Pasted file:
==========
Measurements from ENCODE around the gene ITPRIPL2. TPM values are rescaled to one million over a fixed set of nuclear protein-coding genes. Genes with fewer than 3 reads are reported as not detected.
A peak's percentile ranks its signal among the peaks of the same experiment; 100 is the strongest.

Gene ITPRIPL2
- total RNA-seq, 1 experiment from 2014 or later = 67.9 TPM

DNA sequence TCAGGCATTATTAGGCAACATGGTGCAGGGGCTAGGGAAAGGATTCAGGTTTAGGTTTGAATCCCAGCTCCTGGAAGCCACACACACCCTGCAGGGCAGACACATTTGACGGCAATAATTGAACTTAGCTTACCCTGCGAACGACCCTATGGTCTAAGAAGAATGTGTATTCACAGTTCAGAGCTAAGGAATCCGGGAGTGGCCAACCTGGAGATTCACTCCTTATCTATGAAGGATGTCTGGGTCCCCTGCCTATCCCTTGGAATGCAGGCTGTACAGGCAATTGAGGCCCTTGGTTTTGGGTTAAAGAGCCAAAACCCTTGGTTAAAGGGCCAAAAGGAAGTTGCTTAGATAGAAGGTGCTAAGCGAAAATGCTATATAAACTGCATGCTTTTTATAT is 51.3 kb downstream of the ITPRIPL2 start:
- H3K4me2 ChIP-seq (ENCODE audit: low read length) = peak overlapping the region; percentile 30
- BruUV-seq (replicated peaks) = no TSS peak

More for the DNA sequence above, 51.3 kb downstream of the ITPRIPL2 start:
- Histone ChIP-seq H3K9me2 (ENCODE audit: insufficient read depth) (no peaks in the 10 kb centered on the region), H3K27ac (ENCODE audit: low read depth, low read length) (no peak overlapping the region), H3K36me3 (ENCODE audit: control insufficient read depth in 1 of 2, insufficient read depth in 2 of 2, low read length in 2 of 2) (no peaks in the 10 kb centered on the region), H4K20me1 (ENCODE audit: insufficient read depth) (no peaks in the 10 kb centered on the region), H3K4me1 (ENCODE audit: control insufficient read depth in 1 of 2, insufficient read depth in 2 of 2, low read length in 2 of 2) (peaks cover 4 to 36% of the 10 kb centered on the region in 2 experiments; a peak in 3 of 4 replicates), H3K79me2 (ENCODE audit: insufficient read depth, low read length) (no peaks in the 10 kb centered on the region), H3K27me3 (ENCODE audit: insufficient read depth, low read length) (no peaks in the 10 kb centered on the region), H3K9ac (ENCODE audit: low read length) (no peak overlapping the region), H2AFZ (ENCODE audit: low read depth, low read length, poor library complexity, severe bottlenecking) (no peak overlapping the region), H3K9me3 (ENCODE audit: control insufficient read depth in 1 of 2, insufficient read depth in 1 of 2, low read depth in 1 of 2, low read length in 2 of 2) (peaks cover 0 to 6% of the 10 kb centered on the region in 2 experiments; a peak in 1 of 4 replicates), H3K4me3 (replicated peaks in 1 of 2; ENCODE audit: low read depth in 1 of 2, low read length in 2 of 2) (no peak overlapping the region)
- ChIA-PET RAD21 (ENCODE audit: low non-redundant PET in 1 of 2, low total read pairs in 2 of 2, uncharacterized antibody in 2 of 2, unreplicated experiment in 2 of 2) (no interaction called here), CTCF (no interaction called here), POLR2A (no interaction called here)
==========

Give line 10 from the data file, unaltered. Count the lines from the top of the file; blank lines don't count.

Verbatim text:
- ChIA-PET RAD21 (ENCODE audit: low non-redundant PET in 1 of 2, low total read pairs in 2 of 2, uncharacterized antibody in 2 of 2, unreplicated experiment in 2 of 2) (no interaction called here), CTCF (no interaction called here), POLR2A (no interaction called here)